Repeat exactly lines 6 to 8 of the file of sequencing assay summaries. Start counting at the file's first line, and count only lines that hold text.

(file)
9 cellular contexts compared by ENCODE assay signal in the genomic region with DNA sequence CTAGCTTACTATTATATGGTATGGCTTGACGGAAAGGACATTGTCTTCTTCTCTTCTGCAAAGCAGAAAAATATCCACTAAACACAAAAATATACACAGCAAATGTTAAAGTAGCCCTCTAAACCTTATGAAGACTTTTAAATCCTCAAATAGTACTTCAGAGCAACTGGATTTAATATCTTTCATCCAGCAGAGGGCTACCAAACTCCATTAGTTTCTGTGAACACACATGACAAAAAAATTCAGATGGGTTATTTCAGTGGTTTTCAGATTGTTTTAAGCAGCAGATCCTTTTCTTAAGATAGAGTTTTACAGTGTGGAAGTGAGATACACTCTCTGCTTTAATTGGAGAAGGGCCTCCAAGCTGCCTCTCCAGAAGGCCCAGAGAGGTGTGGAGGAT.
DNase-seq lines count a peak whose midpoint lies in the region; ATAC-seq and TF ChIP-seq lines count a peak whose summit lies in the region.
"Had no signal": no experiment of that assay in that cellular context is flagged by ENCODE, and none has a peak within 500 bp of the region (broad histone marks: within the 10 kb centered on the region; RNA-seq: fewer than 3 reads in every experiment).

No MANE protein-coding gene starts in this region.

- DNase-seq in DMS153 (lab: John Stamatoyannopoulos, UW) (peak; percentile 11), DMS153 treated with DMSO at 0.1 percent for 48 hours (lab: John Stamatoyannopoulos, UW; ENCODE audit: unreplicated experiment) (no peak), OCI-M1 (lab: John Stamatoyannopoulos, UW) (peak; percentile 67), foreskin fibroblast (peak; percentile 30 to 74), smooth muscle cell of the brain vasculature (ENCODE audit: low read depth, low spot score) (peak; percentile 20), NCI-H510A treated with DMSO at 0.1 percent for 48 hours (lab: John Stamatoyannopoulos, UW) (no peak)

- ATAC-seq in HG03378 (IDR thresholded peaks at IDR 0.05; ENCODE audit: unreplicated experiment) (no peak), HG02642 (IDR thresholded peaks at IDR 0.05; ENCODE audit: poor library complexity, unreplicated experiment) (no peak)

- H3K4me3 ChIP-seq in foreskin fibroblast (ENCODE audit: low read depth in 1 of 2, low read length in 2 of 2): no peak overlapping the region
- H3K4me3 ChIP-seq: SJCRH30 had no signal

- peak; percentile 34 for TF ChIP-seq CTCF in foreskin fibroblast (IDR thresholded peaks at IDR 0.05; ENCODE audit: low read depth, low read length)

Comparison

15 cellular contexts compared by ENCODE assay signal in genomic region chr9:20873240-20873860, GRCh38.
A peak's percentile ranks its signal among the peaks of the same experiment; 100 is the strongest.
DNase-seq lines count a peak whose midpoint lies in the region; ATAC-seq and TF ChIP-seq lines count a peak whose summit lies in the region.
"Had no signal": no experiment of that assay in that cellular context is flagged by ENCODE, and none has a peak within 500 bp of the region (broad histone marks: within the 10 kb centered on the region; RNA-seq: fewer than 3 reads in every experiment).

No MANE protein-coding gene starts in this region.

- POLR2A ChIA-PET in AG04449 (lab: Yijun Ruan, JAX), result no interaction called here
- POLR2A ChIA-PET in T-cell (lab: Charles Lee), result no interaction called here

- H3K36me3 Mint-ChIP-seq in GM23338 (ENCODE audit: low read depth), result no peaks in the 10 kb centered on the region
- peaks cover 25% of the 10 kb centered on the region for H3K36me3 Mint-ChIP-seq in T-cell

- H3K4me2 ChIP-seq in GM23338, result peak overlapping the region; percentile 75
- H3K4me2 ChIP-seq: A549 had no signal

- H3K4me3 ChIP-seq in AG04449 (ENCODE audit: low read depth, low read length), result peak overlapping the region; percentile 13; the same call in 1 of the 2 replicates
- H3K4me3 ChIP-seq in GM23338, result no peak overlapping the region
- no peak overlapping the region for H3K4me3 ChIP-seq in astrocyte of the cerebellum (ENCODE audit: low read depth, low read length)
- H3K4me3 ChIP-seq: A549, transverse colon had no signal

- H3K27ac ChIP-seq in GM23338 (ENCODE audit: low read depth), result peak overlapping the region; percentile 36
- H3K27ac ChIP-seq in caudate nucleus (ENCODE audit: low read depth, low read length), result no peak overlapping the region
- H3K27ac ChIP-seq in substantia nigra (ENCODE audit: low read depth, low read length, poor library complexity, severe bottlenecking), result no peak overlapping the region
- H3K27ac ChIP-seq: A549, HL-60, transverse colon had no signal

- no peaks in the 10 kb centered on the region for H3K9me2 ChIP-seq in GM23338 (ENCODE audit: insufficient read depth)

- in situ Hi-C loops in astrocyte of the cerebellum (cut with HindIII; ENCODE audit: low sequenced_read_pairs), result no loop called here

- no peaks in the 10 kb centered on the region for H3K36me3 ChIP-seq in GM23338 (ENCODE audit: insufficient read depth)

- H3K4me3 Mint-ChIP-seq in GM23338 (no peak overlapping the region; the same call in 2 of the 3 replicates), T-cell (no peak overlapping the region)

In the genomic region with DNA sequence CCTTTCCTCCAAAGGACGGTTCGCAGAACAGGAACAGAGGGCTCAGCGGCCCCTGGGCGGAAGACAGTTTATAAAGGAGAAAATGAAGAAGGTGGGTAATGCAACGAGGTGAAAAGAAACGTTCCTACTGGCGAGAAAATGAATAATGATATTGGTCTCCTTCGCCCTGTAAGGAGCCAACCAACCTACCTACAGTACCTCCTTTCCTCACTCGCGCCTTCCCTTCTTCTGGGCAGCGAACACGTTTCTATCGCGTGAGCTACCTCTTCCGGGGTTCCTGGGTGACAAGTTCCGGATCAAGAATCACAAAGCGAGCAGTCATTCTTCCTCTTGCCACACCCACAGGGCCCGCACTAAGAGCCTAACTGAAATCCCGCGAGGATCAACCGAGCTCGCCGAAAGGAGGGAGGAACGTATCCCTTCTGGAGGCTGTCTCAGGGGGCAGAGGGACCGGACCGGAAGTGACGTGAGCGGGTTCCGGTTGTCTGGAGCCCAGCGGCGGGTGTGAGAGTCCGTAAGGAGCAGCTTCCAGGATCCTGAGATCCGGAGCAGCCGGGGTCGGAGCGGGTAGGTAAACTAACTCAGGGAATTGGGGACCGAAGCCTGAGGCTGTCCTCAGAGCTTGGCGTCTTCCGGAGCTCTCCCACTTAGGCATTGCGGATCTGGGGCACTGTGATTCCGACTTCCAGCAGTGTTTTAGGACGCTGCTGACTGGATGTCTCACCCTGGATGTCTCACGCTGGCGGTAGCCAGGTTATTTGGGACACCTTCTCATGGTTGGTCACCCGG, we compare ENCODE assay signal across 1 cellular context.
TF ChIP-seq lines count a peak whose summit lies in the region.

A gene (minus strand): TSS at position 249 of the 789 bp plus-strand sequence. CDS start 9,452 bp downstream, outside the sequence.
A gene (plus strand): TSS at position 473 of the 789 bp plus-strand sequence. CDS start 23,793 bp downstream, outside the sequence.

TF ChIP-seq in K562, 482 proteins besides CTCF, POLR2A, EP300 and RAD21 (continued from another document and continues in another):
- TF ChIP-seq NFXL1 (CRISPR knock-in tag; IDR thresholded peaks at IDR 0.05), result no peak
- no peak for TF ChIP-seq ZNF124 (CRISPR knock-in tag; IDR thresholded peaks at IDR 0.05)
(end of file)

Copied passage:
- ATAC-seq in HG03378 (IDR thresholded peaks at IDR 0.05; ENCODE audit: unreplicated experiment) (no peak), HG02642 (IDR thresholded peaks at IDR 0.05; ENCODE audit: poor library complexity, unreplicated experiment) (no peak)

- H3K4me3 ChIP-seq in foreskin fibroblast (ENCODE audit: low read depth in 1 of 2, low read length in 2 of 2): no peak overlapping the region
- H3K4me3 ChIP-seq: SJCRH30 had no signal